each child is accompanied for the entire class period by a caring adult. Under the guidance of an expert, credentialed Early Childhood Educator and an experienced Teacher's Assistant, the children ages two to four prepare academically, socially, and physically for Kindergarten.
This is truly class-size reduction as it should be.
Headstart, Pre-School, and Kindergarten Readiness have only one adult teacher (and sometimes an assistant)
To "teach" up to 25 kids. Is this possible?
Graduates from Parent Education Classes (which often include grandparents, aunts, uncles, adult siblings, and even caring adult neighbors) go on to success in K to college.
Yet, our state "leaders" decided to kill off
A proven educational program, which has so successfully
educated pre-schoolers and which prepare their adult family members to support these little ones throughout their schooling.
Also, the now defunct Parent Education Programs introduced immigrants, minorities, and the economically disadvantaged to how to succeed in school.
It's now gone, without any media coverage nor public discussion whatsoever.
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bthiesen June 30, 2015 at 10:28 pm
Although there have been funding cuts, not all districts have cut these programs. Our district continues to provide a Mommy & Me program as well as a strong parent education component. These are foundational programs for all students but especially students living in poverty.
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Nivedita Sahasrabudhe December 15, 2018 at 11:47 am
@hetds It is a sad state of affairs that funding was pulled for these very important Adult Ed programs. My children attended parent ed heavy co-op preschools and I saw first hand how these preschools - really valuable community resources - are struggling to survive without that partial funding from the state. They are having to scale back the parent participation and parent ed component to attract a wider audience, not because they don't believe in those components, but because they need to survive. Given how little the fabulous teachers were paid in the first place, that partial support could not have been very heavy on the state. So many of us that were parents at these preschools are now in leadership positions in PTAs and beyond. Clearly we learnt something useful at these parent ed co-op schools.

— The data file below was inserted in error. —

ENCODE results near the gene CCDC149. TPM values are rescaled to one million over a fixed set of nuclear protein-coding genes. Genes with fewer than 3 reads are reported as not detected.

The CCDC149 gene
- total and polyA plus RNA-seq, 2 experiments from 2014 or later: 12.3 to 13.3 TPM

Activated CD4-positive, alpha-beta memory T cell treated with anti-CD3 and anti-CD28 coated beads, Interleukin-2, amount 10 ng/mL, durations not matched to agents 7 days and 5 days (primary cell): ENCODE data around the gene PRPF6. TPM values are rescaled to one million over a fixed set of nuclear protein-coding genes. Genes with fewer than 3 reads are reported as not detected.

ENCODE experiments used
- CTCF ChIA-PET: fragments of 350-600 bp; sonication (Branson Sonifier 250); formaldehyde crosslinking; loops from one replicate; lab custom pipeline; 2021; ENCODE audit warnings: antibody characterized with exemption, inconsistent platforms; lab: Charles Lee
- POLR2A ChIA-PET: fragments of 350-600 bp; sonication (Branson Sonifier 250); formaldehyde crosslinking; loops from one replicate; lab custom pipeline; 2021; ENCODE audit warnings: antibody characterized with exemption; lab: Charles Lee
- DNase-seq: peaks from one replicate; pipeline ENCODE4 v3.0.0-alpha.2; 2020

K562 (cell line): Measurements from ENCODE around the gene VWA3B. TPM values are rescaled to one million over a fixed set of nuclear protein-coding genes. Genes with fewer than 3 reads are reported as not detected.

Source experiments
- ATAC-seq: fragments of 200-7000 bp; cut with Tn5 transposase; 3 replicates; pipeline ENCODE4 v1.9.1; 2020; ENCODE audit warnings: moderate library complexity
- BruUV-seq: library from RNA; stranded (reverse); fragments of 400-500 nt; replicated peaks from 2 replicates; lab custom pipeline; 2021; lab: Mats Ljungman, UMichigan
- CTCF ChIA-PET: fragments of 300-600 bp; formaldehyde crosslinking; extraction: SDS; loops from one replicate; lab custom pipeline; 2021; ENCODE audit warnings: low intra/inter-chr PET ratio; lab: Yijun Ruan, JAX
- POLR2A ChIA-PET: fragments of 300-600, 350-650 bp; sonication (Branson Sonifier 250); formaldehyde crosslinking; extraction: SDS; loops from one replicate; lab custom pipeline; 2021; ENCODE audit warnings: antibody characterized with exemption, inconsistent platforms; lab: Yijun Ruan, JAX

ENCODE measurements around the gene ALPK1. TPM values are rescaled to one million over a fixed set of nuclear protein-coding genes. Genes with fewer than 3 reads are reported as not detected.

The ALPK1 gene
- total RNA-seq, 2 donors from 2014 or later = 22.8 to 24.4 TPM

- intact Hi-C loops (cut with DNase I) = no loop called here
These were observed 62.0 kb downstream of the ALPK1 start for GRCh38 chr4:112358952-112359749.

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omedina May 20, 2015 at 1:49 pm
Another factor to consider are the significant differences in the percentage of English learners (EL) enrolled in each state. There are also differences within EL populations. For example, the EL population I currently serve is much more often underschooled than EL's in other parts of California. Also, EL's are on a trajectory to acquire academic English over time; thus, the relatively high percentage of EL's in the early grades can and does impact California's average NAEP scores. Average scores in 8th grade are still affected by the fact that close to 80% of all EL's at that grade level are long-term EL's (with limited academic language mastery.)
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arienneadamcikova April 20, 2015 at 9:50 pm
There are many other studies that show that poverty is the driving factor behind the achievement gap. Who funds this site?
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Jeff Camp - Founder April 20, 2015 at 11:40 pm
Thanks, Arienne -- Yes, poverty is massively entangled with achievement gaps. Poverty is discussed alongside race in Lesson 2.2, and the topic of Achievement Gaps is further discussed in Lesson 9.6. Regarding the funding of Ed100: the content of this site has been substantially driven by volunteers (including me). Funding for technical web site development, fact-checking and translation to Spanish has been provided (as of this writing) by the Stuart Foundation, the Kabcenell Foundation and Full Circle Fund. (The Noyce Foundation also provided some help very early on, when Ed100 was a PDF and a notion that it shouldn't be so hard for people of good will to learn about education issues in a coherent way.) If we add other major supporters (which would, by the way, be lovely), we will add them with our thanks on the About page.
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omedina May 20, 2015 at 1:43 pm
There are also studies indicating that well-designed, well-implemented, research-based programs can overcome the effects of poverty (low academic language in the home, reduced access to technology, limited extra-curricular activities, preschool, etc.)
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organodeflaco April 20, 2015 at 5:03 pm
How do they determine poverty levels??? By how expensive gasoline is??? Economical factors should be inserted such as prices of commodities ... Test scores are just that... Many a fine talents have gone awry for not "passing" test... The list goes on and on...
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jbrenee9 March 15, 2015 at 10:12 am
There is a lot of factors when studying the two different states. For example, are more students in poverty level here? Is the same curriculum taught in the same amount of time? Are the same tests given? It would be interesting to see a different states classroom and if they "run" their class close to the same.
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terirafiq March 15, 2015 at 10:07 am
People in this community seldom take part in these topics. As far as parent involvement is concerned, they communicate with school staff during parent teacher conferences only.